Was the biblical Joseph autistic?

 

While the idea presented in Samuel J. Levine’s book Was Yosef on the Spectrum, that the biblical Joseph, son of Jacob, was autistic, having Asperger’s Syndrome, may bother some people who prefer to think that Israel’s ancient leaders had no imperfection,[1] they will still find much to learn and much to appreciate in this book. Readers will discover that Levine’s analysis explains numerous seemingly strange behaviors by Joseph, who is called by his Hebrew name in this book, behaviors that stymied many scholars for generations. We can now better understand his strengths and weaknesses.

Levine shows more than a dozen examples how Joseph closely resembles many behaviors common among individuals with forms of high-functioning autism called Asperger’s Syndrome.

Samuel J. Levine is a professor of Law and Director of the Jewish Law Institute at Touro Law Center and has taught at four law schools. He studied at Yeshivat Kerem B’Yavneh. He does not present his thesis in a legal manner, but supports it with easy to read logic, sources such as the Talmud, Midrashim, classical Bible commentaries, and psychological studies.

Both people with autism spectrum disorders and Joseph have “social challenges punctuated by an inability to read social clues, understand and anticipate the feelings and reactions of others, attachment to animals or inanimate objects in place of intellectual relationships, heightened intellectual capacity and creativity in narrow areas of interest, repetitive and inflexible behaviors, an obsessive and compulsive focus on a private way of perceiving the world, and a rigid and literal perspective on truth, ethics, and morality that sees virtue in extreme terms rather than allowing for nuance,” Levine stresses “that this way of analyzing the story of Yosef should not be seen as casting Yosef in a negative light.”

There are many clues that may lead readers of the Bible’s story of Joseph to conclude that he was autistic. It is not any single behavior that leads to this conclusion, but the accumulation of many of his acts. We are first introduced to Joseph when he is caring for animals. Children on the spectrum, as previously stated, often feel more comfortable with animals than with people.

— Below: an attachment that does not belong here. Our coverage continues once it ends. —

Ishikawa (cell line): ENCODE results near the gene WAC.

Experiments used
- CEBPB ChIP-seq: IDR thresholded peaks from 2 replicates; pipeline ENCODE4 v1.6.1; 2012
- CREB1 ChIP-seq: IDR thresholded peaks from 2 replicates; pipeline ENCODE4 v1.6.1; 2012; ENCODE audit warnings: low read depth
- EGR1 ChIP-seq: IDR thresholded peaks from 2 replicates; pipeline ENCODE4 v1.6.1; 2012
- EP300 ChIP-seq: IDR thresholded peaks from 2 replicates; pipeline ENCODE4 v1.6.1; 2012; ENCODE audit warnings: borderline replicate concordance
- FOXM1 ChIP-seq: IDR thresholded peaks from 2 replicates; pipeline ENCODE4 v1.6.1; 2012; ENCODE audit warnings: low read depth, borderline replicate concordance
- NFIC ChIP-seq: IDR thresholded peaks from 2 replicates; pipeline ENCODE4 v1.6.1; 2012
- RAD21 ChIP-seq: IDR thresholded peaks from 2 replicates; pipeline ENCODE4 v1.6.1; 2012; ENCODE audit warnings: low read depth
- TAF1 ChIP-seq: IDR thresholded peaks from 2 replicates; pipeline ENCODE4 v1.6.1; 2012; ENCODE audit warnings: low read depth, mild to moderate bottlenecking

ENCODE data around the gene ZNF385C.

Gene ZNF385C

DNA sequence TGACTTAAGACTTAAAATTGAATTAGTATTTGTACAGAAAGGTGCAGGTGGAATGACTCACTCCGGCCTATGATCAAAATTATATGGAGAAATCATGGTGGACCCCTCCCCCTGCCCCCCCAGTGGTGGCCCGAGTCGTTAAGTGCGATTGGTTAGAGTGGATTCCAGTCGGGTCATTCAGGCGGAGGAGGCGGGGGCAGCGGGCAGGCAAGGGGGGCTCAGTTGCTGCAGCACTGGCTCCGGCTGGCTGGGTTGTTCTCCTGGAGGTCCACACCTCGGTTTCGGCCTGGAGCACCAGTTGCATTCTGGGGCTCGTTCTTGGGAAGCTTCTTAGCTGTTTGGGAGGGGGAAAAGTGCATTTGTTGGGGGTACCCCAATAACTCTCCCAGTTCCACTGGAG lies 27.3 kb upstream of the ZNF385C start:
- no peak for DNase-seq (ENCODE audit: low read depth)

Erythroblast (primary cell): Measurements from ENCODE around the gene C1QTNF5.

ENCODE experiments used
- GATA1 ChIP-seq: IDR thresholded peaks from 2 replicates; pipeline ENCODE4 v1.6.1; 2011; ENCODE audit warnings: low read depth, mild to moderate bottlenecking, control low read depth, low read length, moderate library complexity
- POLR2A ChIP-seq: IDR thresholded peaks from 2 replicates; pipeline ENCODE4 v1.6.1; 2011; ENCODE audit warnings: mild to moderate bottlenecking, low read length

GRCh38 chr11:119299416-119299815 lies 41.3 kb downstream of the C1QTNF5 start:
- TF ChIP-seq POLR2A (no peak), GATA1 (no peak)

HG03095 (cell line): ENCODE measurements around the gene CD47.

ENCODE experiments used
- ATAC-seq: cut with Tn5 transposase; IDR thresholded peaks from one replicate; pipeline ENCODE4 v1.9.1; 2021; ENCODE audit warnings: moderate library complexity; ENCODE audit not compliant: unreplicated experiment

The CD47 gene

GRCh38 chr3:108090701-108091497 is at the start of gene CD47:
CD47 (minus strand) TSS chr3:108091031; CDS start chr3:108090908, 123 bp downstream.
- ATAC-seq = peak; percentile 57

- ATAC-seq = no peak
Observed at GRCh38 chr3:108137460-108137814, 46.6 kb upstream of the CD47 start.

The commentator Rashi, relying on Midrashim, states that although he was seventeen years old, the Bible calls him a naar, a youth, because he acted childishly. Rashi adds that Joseph had been ostracized and marginalized by his half-brothers the sons of Leah because of his behavior, leading him to seek companionship with his less prominent half-brothers, sons of other wives. But even there he has trouble piloting his social environment. This is understandable. It is common for autistic children to possess advanced cognitive abilities, but still appear childish, immature, and socially inappropriate, leading them to be ostracized. Despite having an advanced intelligence, children on the spectrum may, as in the case of Joseph, be unable to understand the feelings of others.

Like other children on the spectrum, Joseph engages in attention-seeking behavior by repeatedly relating his dreams about his future to his family, totally oblivious to the feeing of those he is addressing.

When children on the spectrum are treated with hostility, as Joseph is, they turn to an authority figure for help. Joseph turns to his father Jacob with the misguided hope that reporting on the misbehavior of his brothers will resolve the situation. But he is unable to anticipate the ramifications of his actions. He cannot understand that telling tales about his brothers will exacerbate his alienation from them. Like others on the spectrum his obsessive need to tell the truth leads him to express his views regardless of other considerations.

Like other autistic children, he is unable to read social clues and respond by adjusting his behavior in a socially appropriate manner, in a way that would benefit him and others. Joseph is absorbed in himself and in his dreams. He sees nothing wrong or harmful in trying to bring his brothers and father into his own world.

Jacob sends Joseph to discover how his brothers are doing, and he gets lost. “It may not be surprising that Yosef is lost, given that children on the spectrum often have spatial and other sensory deficits, coupled with a degree of self-absorption leading them to be somewhat oblivious to their physical surroundings, all of which impact their sense of direction.”